7 Tips for Finding a New Doctor When You Move

Medically Reviewed By William C. Lloyd III, MD, FACS

It is important to choose new doctors when you move so you know who to call when the need arises. Follow these tips to choose the right healthcare providers for you.

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Every year over 40 million Americans move. If you’re among them, you’ve likely gone online to find the best local grocery stores, restaurants and dry cleaners—but what about a new doctor? Your move-in to-do list may already feel a mile long, but it’s worth taking time to research providers in your new area. That way, you can be prepared to get the best care for a health emergency, chronic condition, or even just a simple check-up. As you plan your move, try these tips to find a new team of doctors who will make you feel right at home.

1. Check into doctors before you move.

Looking up doctors in a new city probably isn't your first priority when you're busy trying to pack, but it's smart to start researching healthcare providers before you move. Consider asking your current doctor if they might have a connection in your new city through medical school or a fellowship program. After you have a name or two, you can look up patient satisfaction scores on Healthgrades.com while figuring out if the doctor is close to your new home. 

2. Identify the type of doctors you really want.

Now that you have a chance to start fresh, do you want a general practitioner who can see your entire family, or a pediatrician for your children and an Ob/Gyn for yourself? A PA, a DO or an MD? Be aware of the options and stay flexible. While you might start out looking for a pediatrician, a board-certified family doctor with fantastic reviews and an interest in childhood asthma might be just the right fit. Healthgrades allows you to search by specialty so you can find the right care team for you and your family.

3. Look at hospitals in your new area, too.

Many people make the mistake of only looking at information about doctors. Even if you’re young and healthy, it’s important to research the hospitals at which your doctor can treat you if you become ill. Picking a highly rated doctor who is only affiliated with a low-rated hospital might not be the best choice. Healthgrades physician profiles include not only patient reviews, but also hospital experience ratings and quality awards for their affiliated hospitals. You can also use Healthgrades America's Best Hospitals award list to find the highest quality hospital in your area and choose a doctor who practices there.

4. Experience, education and certification matter.

It’s valuable to see what past patients say about their doctors, but experience and education speak for themselves. Healthgrades physician profiles enable you to view a doctor's treatment frequency for specific conditions and procedures relative to their peers. This information can help you pick a doctor with the experience you need. If you’re undergoing a certain procedure, studies show you’re more likely to have a better outcome with a doctor who performs that procedure more often than other doctors.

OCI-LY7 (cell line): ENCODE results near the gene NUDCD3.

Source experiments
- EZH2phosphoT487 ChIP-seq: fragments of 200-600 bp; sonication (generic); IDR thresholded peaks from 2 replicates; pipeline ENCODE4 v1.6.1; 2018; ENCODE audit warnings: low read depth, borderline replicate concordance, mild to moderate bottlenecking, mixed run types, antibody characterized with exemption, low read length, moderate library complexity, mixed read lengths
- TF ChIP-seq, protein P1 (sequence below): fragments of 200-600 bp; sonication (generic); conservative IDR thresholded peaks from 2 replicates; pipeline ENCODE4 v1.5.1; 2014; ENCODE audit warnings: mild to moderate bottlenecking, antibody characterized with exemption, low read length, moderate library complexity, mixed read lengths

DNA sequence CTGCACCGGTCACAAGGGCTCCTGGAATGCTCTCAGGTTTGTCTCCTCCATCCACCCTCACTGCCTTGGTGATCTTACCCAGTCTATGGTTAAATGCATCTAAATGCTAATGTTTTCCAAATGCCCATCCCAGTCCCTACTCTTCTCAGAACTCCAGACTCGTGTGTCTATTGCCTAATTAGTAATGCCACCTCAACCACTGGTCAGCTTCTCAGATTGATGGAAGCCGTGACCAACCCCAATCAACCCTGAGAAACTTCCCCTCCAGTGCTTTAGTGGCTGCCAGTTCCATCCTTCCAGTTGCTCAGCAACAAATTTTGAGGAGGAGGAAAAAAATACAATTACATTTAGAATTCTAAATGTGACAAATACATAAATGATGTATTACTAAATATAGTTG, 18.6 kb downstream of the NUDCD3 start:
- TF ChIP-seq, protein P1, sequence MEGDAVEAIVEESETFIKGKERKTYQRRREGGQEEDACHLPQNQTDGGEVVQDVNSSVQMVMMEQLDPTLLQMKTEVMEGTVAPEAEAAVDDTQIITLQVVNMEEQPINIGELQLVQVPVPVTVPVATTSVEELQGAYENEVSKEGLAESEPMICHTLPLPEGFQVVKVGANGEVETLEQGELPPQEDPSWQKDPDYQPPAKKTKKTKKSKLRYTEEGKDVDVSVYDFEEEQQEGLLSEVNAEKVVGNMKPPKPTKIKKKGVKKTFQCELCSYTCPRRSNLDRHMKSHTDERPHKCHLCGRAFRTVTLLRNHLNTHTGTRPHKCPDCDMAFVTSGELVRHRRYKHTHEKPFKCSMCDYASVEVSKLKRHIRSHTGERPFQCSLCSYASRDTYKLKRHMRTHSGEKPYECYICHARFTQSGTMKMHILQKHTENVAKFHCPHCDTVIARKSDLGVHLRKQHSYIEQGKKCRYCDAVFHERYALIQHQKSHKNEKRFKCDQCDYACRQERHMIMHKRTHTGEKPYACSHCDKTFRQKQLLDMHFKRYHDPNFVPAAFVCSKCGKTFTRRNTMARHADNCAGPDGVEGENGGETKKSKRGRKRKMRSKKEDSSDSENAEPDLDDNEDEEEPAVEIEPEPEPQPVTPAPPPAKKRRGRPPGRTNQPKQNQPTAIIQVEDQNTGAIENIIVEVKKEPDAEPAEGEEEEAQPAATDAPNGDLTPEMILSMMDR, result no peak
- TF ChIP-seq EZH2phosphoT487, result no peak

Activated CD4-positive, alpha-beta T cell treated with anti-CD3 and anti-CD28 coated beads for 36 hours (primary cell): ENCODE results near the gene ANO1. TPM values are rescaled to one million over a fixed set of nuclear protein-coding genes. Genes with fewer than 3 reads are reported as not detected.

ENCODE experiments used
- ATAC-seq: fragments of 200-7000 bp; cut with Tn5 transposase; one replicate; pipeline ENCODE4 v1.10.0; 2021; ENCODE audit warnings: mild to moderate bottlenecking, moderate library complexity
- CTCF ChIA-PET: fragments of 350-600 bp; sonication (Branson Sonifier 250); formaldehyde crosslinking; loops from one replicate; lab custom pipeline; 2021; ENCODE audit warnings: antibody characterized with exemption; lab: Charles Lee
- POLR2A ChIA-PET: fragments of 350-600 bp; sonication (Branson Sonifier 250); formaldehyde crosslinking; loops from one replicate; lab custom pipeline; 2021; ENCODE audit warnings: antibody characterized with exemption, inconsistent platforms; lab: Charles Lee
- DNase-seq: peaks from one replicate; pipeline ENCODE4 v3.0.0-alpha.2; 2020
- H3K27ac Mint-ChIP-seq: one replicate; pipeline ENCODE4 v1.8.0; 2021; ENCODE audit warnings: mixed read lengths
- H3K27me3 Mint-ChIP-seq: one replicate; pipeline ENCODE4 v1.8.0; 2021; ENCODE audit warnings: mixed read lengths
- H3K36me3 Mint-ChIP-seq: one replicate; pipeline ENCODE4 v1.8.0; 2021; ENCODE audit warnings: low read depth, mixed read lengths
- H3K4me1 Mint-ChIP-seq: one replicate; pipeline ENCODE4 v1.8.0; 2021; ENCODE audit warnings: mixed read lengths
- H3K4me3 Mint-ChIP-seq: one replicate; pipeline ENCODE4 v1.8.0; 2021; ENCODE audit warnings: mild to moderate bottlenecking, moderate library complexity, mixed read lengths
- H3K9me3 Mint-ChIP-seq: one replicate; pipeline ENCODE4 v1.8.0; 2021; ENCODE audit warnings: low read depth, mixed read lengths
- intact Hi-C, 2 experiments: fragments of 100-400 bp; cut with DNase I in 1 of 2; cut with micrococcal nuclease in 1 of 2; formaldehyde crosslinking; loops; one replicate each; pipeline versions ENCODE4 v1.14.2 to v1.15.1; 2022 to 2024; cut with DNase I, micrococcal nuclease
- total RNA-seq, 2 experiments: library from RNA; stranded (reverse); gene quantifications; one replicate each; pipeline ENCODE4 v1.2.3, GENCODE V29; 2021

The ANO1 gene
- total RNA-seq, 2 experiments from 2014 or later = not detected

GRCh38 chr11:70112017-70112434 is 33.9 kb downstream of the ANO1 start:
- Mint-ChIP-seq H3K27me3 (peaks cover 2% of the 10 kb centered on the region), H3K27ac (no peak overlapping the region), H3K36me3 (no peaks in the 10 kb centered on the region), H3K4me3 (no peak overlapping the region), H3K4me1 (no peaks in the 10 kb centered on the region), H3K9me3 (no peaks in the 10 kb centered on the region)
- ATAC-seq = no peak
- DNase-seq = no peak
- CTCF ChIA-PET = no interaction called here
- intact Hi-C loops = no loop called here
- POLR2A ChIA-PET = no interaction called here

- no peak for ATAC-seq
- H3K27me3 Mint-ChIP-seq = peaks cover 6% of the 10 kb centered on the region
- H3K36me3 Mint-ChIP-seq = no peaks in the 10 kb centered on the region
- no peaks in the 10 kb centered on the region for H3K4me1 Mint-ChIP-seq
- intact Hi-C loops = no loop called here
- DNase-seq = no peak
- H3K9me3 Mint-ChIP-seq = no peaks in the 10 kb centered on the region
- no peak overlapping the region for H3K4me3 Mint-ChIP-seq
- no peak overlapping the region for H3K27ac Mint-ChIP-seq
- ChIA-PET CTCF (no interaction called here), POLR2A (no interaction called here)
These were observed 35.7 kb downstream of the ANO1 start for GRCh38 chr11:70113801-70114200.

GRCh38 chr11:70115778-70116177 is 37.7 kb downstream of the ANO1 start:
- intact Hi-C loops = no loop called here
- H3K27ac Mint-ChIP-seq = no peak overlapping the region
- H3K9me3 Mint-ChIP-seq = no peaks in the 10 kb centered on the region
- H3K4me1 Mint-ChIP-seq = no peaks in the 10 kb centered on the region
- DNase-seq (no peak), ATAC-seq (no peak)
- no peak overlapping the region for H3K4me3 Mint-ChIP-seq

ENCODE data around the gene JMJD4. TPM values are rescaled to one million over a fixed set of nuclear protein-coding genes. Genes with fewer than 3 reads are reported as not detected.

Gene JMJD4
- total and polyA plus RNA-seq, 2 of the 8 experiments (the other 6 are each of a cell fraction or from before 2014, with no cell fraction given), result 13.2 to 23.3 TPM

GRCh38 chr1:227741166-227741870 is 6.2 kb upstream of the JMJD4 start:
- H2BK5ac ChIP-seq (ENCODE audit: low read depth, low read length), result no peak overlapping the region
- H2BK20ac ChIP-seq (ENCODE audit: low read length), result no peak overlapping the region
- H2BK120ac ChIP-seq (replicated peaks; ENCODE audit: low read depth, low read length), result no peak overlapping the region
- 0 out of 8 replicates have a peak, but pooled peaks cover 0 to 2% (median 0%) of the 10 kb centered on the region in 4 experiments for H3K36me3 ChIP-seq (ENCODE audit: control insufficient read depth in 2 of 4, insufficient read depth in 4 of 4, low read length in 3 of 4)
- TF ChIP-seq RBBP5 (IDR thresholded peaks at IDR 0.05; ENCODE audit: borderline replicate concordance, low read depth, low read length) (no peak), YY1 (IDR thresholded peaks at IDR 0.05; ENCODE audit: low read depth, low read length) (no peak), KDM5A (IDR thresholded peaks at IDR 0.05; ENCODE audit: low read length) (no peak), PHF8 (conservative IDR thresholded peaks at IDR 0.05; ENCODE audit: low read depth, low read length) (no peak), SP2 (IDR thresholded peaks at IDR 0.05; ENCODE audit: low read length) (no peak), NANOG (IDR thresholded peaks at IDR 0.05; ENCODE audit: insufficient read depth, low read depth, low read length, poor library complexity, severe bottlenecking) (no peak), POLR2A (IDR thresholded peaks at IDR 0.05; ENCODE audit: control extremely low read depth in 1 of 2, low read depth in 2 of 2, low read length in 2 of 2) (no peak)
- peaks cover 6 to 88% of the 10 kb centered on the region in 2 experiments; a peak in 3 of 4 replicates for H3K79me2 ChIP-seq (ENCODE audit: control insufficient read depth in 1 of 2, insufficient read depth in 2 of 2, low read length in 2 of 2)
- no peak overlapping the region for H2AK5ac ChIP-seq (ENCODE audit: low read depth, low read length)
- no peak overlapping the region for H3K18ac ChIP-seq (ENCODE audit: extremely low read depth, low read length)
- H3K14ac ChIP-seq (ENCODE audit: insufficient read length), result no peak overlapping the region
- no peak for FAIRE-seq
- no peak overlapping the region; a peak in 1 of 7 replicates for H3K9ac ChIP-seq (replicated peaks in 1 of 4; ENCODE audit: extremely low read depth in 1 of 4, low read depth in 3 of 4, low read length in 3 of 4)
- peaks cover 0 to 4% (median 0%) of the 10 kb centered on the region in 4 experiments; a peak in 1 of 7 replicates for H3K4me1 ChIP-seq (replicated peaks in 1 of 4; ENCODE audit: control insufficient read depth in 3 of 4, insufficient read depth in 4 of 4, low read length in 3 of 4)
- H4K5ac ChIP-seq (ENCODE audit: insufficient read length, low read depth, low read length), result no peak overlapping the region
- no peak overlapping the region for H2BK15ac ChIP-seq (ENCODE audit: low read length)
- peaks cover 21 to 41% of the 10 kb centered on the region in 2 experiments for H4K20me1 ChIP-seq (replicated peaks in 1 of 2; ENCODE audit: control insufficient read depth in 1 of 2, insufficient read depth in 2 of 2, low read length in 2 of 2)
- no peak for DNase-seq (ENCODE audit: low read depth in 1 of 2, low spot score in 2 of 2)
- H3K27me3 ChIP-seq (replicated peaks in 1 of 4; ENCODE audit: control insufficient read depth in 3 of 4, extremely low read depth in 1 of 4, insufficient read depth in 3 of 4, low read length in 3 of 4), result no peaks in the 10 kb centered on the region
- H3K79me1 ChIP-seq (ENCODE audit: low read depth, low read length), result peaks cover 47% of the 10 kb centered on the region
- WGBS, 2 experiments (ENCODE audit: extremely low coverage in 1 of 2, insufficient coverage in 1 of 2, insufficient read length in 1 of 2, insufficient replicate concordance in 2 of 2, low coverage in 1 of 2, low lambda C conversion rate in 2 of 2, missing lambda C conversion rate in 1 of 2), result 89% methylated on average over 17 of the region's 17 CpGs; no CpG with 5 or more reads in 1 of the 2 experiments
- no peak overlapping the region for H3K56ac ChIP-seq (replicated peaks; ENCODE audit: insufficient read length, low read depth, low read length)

5. Understand the dynamics of your care team.

If you have diabetes or another chronic illness, does the doctor’s office also have an available nutritionist to help with your care? Will a nurse quickly respond to your medical questions via phone? Find out the policies. Do they track patient outcomes for people with health histories like yours?

6. Consider availability and your insurance.

If you’re changing jobs, you might also have a new health insurance carrier. Be sure to check on your new coverage, including co-pays, deductibles and specialist referral requirements. Before you contact the doctor you’re interested in for an appointment, check to make sure the provider is in your insurance network. As you weigh your options, use Healthgrades to see which doctors are in and out of your network. Once you're ready to make an appointment, reach out to the doctor's office to confirm their coverage so you're aware of the costs upfront. Then check to see if your new doctor’s office is available via email or if they have overnight or after-hours phone care. Do they have easily accessible same-day visits, or is your specialist so popular you can’t get an appointment for four months?

7. Make an appointment.

It’s smart to make an appointment as soon as you’ve narrowed down your choice so you can get to know the doctor personally before you commit. If you’re moving with kids during the summer, a school or sports physical may be a good opportunity to introduce your family to the doctor and the office staff. Always remember to ask a lot of questions.

Taking an active role in your health can help lead to better care and Healthgrades is here to help—in whatever neighborhood you call home.

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  1. Who Is Moving and Why? Seven Questions About Residential Mobility. Joint Center for Housing Studies Harvard University. https://www.jchs.harvard.edu/blog/who-is-moving-and-why-seven-questions-about-residential-mobility
  2. Before Your Appointment. Agency for Healthcare Research and Quality. http://www.ahrq.gov/patients-consumers/patient-involvement/ask-your-doctor/questions-before-appointm...
  3. The Right Doctor. Healthgrades. https://www.healthgrades.com/find-a-doctor
  4. The Right Hospital. Healthgrades. https://www.healthgrades.com/find-a-hospital
Medical Reviewer: William C. Lloyd III, MD, FACS
Last Review Date: 2021 Jun 27
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